“Car windshields are treated to protect drivers from most UVA rays, and some sunroofs may provide protection, but side and rear windows are often untreated,” said Debra Levy, president of the ‘Auto Glass Safety Council.
MENTOR, Ohio (PRWEB)
May 02, 2022
Skin Cancer Awareness Month is an annual May initiative of the non-profit Skin Cancer Foundation, which for over 40 years has been helping people understand the importance of skin cancer prevention, early detection and rapid and effective treatment. As a member of the Foundation’s Corporate Council, Avery Dennison Graphics Solutions is proud to encourage people to be proactive in everyday sun protection, including the use of non-reflective automotive window films.
According to the Foundation, with more than 5 million cases diagnosed in the United States each year, skin cancer is the most common cancer in the United States. More people are diagnosed with skin cancer each year in the United States than all other cancers combined. Fortunately, skin cancer is also one of the most preventable forms.
Ultraviolet (UVA and UVB) radiation from the sun causes skin cancer. UV rays also damage your eyes and cause your skin to lose elasticity, sag, stretch, bruise more easily and age prematurely. Most of us are familiar with these important ways to protect ourselves from the sun:
- Avoid prolonged exposure, especially between 10 a.m. and 4 p.m.
- If you’re outdoors, cover up with sun-protective clothing, including a wide-brimmed hat and UV-blocking sunglasses.
- Don’t get sunburned.
- Avoid tanning and never use UV tanning beds.
- Generously apply a broad-spectrum sunscreen with an SPF of 15 or higher each day.
- Keep infants out of the sun for the first six months rather than using sunscreen on their sensitive skin. Clothing should cover babies’ vulnerable arms and legs, and don’t forget to use hats, sunglasses and stroller shades.
- Examine your skin from head to toe every month.
- Visit a dermatologist at least once a year for a professional skin exam.
Source: Skin Cancer Foundation
According to the Foundation and other organizations, another lesser-known way to protect yourself is to apply UV protection film to the windows of your car, truck or utility vehicle. “On average, people spend at least an hour every day inside their car with only the car windows between their skin and the sun’s harmful rays,” said Debra Levy, president of Auto Glass Safety. Council. “Car windshields are factory-treated to protect drivers from most UVA rays, and some sunroofs can provide protection, but side and rear windows are often untreated.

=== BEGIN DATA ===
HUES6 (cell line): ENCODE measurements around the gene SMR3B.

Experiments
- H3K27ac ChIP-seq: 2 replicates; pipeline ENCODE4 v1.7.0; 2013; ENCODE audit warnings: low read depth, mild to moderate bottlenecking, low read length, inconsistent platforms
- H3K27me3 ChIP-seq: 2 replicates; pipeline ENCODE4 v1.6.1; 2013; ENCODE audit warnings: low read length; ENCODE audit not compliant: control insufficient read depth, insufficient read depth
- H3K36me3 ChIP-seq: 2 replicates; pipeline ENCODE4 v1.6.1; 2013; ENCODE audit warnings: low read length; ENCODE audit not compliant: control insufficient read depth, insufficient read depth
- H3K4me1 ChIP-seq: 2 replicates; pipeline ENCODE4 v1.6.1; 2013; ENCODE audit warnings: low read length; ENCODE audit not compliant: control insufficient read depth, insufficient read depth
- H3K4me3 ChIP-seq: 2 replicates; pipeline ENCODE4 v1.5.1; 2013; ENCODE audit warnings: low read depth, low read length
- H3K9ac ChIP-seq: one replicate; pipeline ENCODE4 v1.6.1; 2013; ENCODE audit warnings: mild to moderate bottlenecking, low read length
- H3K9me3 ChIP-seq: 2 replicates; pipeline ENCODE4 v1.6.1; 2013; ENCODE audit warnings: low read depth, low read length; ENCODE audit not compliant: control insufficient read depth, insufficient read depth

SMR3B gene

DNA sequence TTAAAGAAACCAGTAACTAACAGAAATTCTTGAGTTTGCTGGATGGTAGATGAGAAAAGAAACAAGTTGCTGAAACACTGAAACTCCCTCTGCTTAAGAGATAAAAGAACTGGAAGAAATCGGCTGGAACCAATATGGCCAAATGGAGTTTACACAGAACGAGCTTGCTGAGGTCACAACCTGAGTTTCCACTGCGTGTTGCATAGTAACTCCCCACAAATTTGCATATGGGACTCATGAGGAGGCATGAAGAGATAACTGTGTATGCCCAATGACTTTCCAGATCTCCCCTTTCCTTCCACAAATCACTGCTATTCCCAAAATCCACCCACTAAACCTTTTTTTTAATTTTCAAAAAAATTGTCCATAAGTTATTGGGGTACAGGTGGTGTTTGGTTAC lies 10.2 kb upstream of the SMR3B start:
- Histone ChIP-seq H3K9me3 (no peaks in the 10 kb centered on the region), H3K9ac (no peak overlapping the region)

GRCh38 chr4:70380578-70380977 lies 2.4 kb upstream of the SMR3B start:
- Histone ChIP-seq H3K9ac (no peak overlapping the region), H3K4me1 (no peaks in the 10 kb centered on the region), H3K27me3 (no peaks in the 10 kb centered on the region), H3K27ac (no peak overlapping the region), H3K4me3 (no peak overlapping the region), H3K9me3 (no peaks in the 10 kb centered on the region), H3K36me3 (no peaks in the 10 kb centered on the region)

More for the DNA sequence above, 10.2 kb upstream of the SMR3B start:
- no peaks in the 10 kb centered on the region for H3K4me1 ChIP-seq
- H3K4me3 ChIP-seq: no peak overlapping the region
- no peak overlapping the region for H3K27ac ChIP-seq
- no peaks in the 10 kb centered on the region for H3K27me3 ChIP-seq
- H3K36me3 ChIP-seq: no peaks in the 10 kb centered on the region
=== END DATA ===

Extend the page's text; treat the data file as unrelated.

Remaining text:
“Whenever you are in a car or any type of vehicle during the day, you are bombarded on your left side if you are the driver and on your right side if you are the passenger. Window film can provide much-needed protection,” she said.
Drivers who spend a lot of time on the road should pay particular attention to sun exposure. A 2010 study from Saint Louis University School of Medicine found that Americans who spent more time driving were more likely to develop left-sided skin cancer. Malignant melanoma, the most serious type of skin cancer, was even more split, with 74% of cases on the left side and just 26% on the right.
“Non-reflective automotive window films can be applied to block 99% of ultraviolet rays,” said Randy Garcia, Avery Dennison Regional Technical Window Film Specialist. “The best of these aftermarket films also reject heat and glare while protecting vehicle interiors from fading.” Automotive window films are available in a variety of shades and light transmission levels, that block all UV rays and glare,” he explained. “The latest window films come in virtually clear tints and still block over 99% of UV light and an impressive percentage of UV light. ‘glare. Your window film dealer can advise you on how deep you are allowed to tint your car windows in your state. They will help you select a film that meets the legal standard while providing the look you are looking for.
A common misconception is that you only need to worry about UV rays on sunny days. Not so. According to Florida dermatologist Johnny Gurgen, DO, “Compared to a completely clear sky, studies have shown that a partly cloudy sky increased UVB radiation by 25% and increased DNA damage by up to 40%. .”
Harold Nimitz, owner of House of Tint in Winslow, Arizona, notes another common misconception. “In Phoenix, where I was originally, people were very aware of the benefits of window films to block UV rays,” he said. “But I find that here in the cooler, higher parts of northeastern Arizona, people don’t really think about it. In fact, UV exposure at high altitudes is significantly higher than ‘at sea level.’ Clear or cloudy, mountains or valleys, summer or winter, follow the advice of the Skin Cancer Foundation and take a holistic approach to protecting yourself and your family from the sun.
Find more information about skin cancer and sun protection from the Skin Cancer Foundation at skincancer.org. Find more information about Avery Dennison architectural and automotive window films at graphics.averydennison.com/windowfilms.
About Avery Dennison
Avery Dennison Corporation (NYSE: AVY) is a global materials science company specializing in the design and manufacture of a wide variety of labeling and functional materials. The company’s products and solutions, which are used in nearly every major industry, include pressure-sensitive materials for labels and graphic applications; tapes and other bonding solutions for industrial, medical and retail applications; labels, tags and ornaments for clothing; and radio frequency identification (RFID) solutions for apparel retail and other markets. The company employs approximately 36,000 people in more than 50 countries. Reported sales in 2021 were $8.4 billion. Learn more at http://www.averydennison.com/.
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